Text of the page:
Byzantine Travel Journal: Day 15 (Ephesus)

2010 © Gregory Scott

My first reaction to Ephesus was one of surprise over the expanse of the ruins and the size of the city. The pictures I took don’t accurately show the size, nor do other pictures I’d seen before coming here.

Ephesus was the second largest city in the world in the 1st century A.D. Only Rome was larger. The population of Ephesus at that time was about 250,000. Additionally, Ephesus was located on the Aegean Sea and was a busy port city. It was a New York City, Los Angeles, London of its day. It was no ordinary city.

The Apostle Paul chose to spend 3 years of his ministry here in Ephesus.  When he got there he entered the synagogue and spent three months “reasoning and persuading them about the kingdom of God.” (Acts 19:8). Paul was intent on taking the Gospel to the whole world and yet he ended up parking it here for three years.

2010 © Gregory Scott

John, “the disciple whom Jesus loved”, chose to live here, and he died here. This is a photograph of his tomb.

I believe Paul and John chose Ephesus because they were strategic. They chose one of the largest cities in the world with one of the busiest ports in the world because there the kingdom of God had the best opportunity for growth. More people, more opportunity for the Gospel to spread.

As you can see from the photograph, the theater is huge. It held 44,000 people. I’m not sure we have any hard evidence that John or Paul preached there (although I heard some tour guides saying that today), but I believe it is likely. Paul and John were evangelistic. Paul was always looking for a good crowd to which to preach the Gospel.

What I took away from my visit to Ephesus was an appreciation for how strategic God is. We over-spiritualize so many things. The flag of the kingdom of God was planted in an empire famous for building roads and establishing trade routes throughout the known world. Those roads and trade routes would become the means by which the Gospel would spread throughout the world.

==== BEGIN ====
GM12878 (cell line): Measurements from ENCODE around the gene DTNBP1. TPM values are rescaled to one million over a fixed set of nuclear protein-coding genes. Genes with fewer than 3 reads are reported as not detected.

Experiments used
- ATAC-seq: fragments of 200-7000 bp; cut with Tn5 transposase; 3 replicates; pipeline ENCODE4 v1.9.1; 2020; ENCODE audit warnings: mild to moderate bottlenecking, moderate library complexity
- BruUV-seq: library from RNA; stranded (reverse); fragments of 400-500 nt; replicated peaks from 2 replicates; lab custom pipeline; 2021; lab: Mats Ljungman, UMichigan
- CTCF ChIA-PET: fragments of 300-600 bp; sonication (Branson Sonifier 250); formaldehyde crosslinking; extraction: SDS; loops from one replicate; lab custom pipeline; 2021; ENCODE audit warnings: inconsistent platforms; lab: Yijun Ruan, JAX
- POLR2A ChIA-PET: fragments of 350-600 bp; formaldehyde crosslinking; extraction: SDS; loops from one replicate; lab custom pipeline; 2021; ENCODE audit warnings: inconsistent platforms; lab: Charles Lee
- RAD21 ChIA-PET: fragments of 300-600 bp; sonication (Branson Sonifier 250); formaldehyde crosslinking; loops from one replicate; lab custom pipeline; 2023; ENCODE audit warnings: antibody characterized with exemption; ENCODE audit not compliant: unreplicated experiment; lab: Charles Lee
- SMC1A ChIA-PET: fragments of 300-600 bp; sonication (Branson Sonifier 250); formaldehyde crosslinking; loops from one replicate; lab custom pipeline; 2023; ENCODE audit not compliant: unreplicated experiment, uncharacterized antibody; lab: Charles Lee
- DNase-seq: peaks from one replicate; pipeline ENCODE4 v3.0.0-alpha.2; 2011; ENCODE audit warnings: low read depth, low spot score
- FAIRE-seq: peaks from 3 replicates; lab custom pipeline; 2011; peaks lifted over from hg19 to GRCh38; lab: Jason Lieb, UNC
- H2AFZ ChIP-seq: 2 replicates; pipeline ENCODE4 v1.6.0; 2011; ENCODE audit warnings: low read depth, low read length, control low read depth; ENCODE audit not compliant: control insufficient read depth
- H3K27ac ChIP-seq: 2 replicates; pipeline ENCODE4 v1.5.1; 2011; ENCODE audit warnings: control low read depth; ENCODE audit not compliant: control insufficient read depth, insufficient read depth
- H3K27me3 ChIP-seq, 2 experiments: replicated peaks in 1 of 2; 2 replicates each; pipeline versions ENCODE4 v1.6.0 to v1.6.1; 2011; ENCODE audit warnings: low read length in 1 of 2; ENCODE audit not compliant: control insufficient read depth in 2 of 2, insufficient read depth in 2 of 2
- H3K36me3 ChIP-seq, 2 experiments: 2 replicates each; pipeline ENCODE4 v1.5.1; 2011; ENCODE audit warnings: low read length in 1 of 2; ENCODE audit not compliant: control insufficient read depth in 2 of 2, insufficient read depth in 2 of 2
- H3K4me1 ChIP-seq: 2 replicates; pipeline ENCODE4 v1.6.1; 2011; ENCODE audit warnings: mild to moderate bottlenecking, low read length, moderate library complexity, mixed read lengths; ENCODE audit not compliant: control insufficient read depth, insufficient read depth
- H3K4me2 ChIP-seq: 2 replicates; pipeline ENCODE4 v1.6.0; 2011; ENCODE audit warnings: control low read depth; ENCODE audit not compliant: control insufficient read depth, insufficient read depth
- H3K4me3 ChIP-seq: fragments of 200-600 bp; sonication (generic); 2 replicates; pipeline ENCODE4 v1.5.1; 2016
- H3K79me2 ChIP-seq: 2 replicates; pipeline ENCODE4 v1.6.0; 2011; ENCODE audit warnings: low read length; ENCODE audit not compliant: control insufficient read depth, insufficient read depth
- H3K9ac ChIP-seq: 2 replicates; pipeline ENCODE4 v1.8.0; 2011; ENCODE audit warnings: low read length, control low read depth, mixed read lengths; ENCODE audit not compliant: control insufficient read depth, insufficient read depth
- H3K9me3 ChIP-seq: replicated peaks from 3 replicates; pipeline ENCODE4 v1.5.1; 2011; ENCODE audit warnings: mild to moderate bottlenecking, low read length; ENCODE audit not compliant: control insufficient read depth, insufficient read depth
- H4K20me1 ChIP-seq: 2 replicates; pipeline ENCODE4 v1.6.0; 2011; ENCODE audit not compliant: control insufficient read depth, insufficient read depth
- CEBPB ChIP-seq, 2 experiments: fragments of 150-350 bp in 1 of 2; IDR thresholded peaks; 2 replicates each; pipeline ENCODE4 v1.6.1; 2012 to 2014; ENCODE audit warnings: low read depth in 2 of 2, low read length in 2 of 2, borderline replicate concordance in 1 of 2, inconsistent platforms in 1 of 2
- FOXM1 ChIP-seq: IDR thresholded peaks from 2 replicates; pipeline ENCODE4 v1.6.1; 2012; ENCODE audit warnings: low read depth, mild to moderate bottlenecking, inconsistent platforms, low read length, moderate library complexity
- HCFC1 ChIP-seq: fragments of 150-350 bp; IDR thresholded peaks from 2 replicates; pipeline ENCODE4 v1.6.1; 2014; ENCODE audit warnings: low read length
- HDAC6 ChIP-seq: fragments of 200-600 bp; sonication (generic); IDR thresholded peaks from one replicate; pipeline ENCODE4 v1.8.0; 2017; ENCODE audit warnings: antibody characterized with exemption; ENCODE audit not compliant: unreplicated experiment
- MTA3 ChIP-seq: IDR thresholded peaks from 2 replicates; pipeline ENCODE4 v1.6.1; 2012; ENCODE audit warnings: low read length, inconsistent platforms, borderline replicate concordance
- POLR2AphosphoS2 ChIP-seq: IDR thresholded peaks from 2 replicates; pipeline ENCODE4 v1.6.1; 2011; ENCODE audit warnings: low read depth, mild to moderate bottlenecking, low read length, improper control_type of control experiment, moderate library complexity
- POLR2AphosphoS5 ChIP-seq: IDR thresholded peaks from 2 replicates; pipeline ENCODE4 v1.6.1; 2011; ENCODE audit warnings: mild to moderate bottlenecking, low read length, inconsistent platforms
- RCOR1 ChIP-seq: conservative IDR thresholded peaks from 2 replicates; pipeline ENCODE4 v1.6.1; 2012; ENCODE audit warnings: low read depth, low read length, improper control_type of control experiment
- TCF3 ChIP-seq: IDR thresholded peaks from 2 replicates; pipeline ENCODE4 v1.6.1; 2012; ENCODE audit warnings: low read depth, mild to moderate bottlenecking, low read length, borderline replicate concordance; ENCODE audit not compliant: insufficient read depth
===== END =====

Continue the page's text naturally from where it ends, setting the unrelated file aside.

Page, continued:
The tomb the disciple John (author of the gospel and Revelation) in Ephesus was also a highlight. Justinian built a beautiful church around John’s tomb in the 6th century. The church sits on the highest point in the area looking down over the ruins below of the Temple of Artemis, one of the Seven Wonders of the Ancient World. Every time one looked down from the church in the 6th century one would have been reminded of Christianity’s victory over paganism in the Roman Empire. It is still a reminder today that while paganism has seen its death, the kingdom of God continues to spread throughout the world as people continue to turn to and worship King Jesus. GS

Ancient Agora (Marketplace), Ephesus

View from Church of St. John to ruins of Temple of Artemis (lone column in distance)